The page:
She’d had a job interview that morning at the bakery department in a supermarket. Before leaving for school I had watched her fret over her outfit, her hairstyle, what jewelry to wear. This job offered benefits, she told me, very nice benefits, and security too. I liked the security part, so I let my ears make music out of every sound of every syllable.

But I knew how things worked. Employers didn’t like my mother’s look.

“They’re just jealous of me,” I heard her say once after another failed interview. And maybe that was the truth. So I nodded, and dished out whatever compliments made her downtrodden face smile. I loved it when she smiled. It brought me back to the days when we lived with Grandma Pam in North Carolina, and I loved going to school. It was only pre-school, but I still soaked in every bit of information my teachers shared with me. Hand in hand, my grandma would walk me home from Tree House School, and I would spend the rest of the day eating warm goodies and watching “Winnie the Pooh.” When my mother came home at night, her face would light up like the sun, and she would run to me with open arms, squealing, laughing and showering my face with kisses. Every night I would go to sleep with the soft voices of my grandma and mother in the other room, the constancy of their tones taking me into a dream world. Those perfect days and nights with Grandma made all my mother’s bad days appear not as awful as they were. I knew I was safe when Grandma was there.



But Grandma died, and we moved away. Mother said she didn’t even want to think about Grandma or North Carolina anymore, so we drove for days, maybe even weeks. That’s when the smiles left. Every now and then when they do resurface, even if just for a moment, I take a huge breath. I concentrate on sucking it all in and keeping it inside me for as long as possible. I can almost feel the smiles inside my lungs, pumping my heart so I can live. I keep them there, mentally documenting their arrival and gestation, and embed them deep within so they cannot escape.

The living room in our apartment that afternoon was cluttered as usual, so I carefully held the flowers in my left hand and picked up empty chip bags and clothes with my right. The TV was frozen in black and I knew that my mother was not back. She always had the TV on.

Reaching for the power button, I pressed the box back to life. Sound filled the room, and I headed for the kitchen. Finding a cup in the sink, I filled it with water and placed the daffodils in it.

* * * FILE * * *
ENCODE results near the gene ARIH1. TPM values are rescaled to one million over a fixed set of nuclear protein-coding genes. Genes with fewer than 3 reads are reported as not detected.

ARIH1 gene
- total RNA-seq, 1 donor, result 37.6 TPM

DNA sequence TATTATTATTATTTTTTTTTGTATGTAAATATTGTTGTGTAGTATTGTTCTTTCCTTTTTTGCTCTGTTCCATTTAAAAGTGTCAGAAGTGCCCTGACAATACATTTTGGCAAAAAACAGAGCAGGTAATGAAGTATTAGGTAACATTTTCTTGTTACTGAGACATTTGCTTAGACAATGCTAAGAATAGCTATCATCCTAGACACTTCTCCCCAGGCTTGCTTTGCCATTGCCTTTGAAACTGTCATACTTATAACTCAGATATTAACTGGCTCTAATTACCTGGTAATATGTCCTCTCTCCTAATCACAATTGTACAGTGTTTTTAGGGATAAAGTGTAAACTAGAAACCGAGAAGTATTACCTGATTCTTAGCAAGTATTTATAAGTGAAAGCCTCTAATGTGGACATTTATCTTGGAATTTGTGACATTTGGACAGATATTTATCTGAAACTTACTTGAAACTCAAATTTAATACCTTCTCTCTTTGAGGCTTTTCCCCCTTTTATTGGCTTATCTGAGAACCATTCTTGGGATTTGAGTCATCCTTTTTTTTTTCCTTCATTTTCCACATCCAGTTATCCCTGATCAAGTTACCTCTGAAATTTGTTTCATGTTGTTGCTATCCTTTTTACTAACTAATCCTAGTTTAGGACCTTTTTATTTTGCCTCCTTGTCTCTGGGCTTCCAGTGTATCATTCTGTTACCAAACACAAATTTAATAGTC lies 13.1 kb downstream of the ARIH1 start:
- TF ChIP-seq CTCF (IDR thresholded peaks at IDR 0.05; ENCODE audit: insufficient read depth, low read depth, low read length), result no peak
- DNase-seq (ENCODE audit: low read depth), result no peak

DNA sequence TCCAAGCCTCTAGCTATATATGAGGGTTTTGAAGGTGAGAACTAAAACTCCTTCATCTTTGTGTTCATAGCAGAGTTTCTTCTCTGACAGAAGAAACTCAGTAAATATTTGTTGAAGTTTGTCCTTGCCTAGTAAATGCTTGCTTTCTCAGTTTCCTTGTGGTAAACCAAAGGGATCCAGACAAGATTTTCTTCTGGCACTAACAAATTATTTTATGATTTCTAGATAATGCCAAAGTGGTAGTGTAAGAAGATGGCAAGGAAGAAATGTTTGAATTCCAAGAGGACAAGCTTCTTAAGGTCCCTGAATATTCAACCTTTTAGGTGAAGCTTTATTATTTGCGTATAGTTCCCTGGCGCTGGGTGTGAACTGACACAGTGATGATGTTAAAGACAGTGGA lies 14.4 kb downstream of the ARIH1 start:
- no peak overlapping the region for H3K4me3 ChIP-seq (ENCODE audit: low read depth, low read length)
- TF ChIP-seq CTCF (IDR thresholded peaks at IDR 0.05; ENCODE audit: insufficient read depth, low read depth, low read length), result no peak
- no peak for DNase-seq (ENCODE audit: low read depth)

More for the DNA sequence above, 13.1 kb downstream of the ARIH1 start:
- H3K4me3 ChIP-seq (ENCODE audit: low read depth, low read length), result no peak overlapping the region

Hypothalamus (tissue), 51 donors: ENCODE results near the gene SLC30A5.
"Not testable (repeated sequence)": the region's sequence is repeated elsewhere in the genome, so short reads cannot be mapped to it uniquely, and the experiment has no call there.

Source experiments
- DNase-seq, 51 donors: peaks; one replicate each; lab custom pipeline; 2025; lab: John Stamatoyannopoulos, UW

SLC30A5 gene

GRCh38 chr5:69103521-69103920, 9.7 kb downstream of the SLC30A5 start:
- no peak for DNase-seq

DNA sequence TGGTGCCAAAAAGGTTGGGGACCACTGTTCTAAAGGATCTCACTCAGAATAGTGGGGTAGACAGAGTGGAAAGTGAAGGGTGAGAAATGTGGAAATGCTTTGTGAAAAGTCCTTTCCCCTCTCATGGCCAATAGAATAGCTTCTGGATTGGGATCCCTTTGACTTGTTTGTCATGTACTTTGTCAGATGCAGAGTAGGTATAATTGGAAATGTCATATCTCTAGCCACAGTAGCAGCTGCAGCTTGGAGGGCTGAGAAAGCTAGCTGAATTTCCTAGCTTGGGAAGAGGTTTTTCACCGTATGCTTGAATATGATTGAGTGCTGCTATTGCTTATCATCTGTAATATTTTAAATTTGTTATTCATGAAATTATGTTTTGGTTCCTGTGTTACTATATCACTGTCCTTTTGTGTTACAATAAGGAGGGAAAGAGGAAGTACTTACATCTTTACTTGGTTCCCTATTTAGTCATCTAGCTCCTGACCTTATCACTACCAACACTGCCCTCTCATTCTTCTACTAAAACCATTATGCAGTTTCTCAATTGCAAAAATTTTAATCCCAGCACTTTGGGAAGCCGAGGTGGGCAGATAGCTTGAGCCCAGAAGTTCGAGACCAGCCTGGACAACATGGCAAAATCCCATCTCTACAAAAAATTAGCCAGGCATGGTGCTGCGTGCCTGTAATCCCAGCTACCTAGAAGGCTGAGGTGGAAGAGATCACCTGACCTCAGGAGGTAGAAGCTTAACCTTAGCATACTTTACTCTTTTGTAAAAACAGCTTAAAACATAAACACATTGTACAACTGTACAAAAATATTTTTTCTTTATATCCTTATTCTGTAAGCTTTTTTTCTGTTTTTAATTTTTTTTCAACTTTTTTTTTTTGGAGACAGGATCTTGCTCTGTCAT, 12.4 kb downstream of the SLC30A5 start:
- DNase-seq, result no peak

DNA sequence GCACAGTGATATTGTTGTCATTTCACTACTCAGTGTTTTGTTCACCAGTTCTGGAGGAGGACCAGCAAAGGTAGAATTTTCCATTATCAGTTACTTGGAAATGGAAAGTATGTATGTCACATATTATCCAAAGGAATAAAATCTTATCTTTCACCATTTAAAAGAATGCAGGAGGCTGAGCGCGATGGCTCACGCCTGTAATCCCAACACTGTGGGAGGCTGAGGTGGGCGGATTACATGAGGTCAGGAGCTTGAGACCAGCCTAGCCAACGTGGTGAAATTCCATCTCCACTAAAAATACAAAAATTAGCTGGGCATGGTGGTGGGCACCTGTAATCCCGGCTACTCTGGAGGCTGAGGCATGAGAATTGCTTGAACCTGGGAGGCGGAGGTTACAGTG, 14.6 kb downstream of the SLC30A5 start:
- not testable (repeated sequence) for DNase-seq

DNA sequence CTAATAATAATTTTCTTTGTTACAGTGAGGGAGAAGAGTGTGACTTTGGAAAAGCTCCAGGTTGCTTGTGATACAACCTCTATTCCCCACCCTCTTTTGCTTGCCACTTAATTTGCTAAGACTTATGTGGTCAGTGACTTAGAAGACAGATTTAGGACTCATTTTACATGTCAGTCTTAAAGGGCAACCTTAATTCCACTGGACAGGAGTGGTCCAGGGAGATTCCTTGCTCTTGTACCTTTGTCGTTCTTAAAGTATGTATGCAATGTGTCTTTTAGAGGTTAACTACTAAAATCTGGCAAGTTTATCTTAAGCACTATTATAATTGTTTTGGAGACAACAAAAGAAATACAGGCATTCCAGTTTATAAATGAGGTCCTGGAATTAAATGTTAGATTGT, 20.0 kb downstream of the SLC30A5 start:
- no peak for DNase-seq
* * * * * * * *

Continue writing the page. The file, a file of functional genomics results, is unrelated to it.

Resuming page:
I pictured my mother’s face as she noticed the beautiful display of yellow flowers.

“Oh, Misty!” I imagined her exclaiming, tears welling up in her darkly lined eyes. “You are the most thoughtful daughter in the world!” And then she would hug me and tell me about her wonderful job interview, “I start tomorrow, and the manager says if I am a hard worker, I might have a shot at a management position!”

But my mother did not come home that night. I went ahead and made dinner when she didn’t show up by eight, but her macaroni and cheese congealed after an hour on the coffee table. The next morning I went to school as usual, and came home as usual. But the house was empty, and the television set was still silent from when I had turned it off that morning.



When I came home from school the day after that, the door was open. My heart beat wildly as I peered through the narrow crack, and called out to my mother. Nobody answered, but when I entered the family room, I saw her, passed out on the stained orange carpet, both eyes black and swollen.

“Mommy …” my voice quivered as I gently lifted her head. The revolting smell of alcohol was thick in the air. Her eyes were puffed as large as golf balls, and her lips were cracked and bloody. Draping her wobbly head over my shoulder, I stood up and carried my mother into her bedroom. Her sleeping body remained motionless as I removed the torn blouse she had so meticulously picked out three mornings before.

A warm washcloth easily melted away the dried blood on her swollen face and the stench that surrounded her. Making sure she was covered with blankets and safely on her bed, I left.

Returning, I carried the almost-wilted daffodils to her nightstand. I sat next to her, and pictured the flowers as they had been when I first arranged them.

“These flowers are for you, Mother,” I said softly, knowing she was too far away to hear or understand my words. “I know how much you love daffodils. I saw them and thought of you.”

This would make her smile, I knew it would. Her pearly teeth would display themselves, all 24 perfectly in a row. And I would smile, too, because she smiled. And then I would breathe. One large, deep breath that could take it all in; the yellow daffodils, my mother and me, and both of our smiles.

This work has been published in the Teen Ink monthly print magazine. This piece has been published in Teen Ink’s monthly print magazine.




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ToInfinitySkittles said...
Jun. 9, 2013 at 5:51 pm
I loved this piece of writing! This is one of those that I think will stick with me for a while. This story definitely had an air of sad happiness (if that makes sense to you XD) and mystery. Loved it!